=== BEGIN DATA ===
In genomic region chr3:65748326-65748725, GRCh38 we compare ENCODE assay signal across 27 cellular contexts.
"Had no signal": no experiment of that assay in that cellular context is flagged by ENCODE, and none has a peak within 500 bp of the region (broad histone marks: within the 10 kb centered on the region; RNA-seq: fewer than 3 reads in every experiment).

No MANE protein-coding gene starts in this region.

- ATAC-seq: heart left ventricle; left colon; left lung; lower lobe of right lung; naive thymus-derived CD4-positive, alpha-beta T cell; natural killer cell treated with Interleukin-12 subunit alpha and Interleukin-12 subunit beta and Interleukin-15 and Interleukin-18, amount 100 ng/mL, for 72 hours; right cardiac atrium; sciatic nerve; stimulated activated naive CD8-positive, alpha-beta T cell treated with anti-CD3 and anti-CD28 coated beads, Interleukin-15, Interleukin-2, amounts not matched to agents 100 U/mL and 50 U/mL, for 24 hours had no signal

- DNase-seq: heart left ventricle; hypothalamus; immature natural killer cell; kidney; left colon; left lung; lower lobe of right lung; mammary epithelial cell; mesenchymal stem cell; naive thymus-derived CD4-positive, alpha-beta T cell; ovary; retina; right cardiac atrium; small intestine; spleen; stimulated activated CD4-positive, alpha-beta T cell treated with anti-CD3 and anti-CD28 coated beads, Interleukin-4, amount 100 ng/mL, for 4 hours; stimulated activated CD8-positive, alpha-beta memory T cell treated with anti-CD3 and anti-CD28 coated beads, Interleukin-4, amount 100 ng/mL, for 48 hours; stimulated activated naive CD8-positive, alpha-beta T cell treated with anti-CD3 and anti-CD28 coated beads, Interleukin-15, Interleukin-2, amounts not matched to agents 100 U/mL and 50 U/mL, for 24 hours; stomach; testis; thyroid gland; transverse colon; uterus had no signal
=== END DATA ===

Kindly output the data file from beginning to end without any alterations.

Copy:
In genomic region chr3:65748326-65748725, GRCh38 we compare ENCODE assay signal across 27 cellular contexts.
"Had no signal": no experiment of that assay in that cellular context is flagged by ENCODE, and none has a peak within 500 bp of the region (broad histone marks: within the 10 kb centered on the region; RNA-seq: fewer than 3 reads in every experiment).

No MANE protein-coding gene starts in this region.

- ATAC-seq: heart left ventricle; left colon; left lung; lower lobe of right lung; naive thymus-derived CD4-positive, alpha-beta T cell; natural killer cell treated with Interleukin-12 subunit alpha and Interleukin-12 subunit beta and Interleukin-15 and Interleukin-18, amount 100 ng/mL, for 72 hours; right cardiac atrium; sciatic nerve; stimulated activated naive CD8-positive, alpha-beta T cell treated with anti-CD3 and anti-CD28 coated beads, Interleukin-15, Interleukin-2, amounts not matched to agents 100 U/mL and 50 U/mL, for 24 hours had no signal

- DNase-seq: heart left ventricle; hypothalamus; immature natural killer cell; kidney; left colon; left lung; lower lobe of right lung; mammary epithelial cell; mesenchymal stem cell; naive thymus-derived CD4-positive, alpha-beta T cell; ovary; retina; right cardiac atrium; small intestine; spleen; stimulated activated CD4-positive, alpha-beta T cell treated with anti-CD3 and anti-CD28 coated beads, Interleukin-4, amount 100 ng/mL, for 4 hours; stimulated activated CD8-positive, alpha-beta memory T cell treated with anti-CD3 and anti-CD28 coated beads, Interleukin-4, amount 100 ng/mL, for 48 hours; stimulated activated naive CD8-positive, alpha-beta T cell treated with anti-CD3 and anti-CD28 coated beads, Interleukin-15, Interleukin-2, amounts not matched to agents 100 U/mL and 50 U/mL, for 24 hours; stomach; testis; thyroid gland; transverse colon; uterus had no signal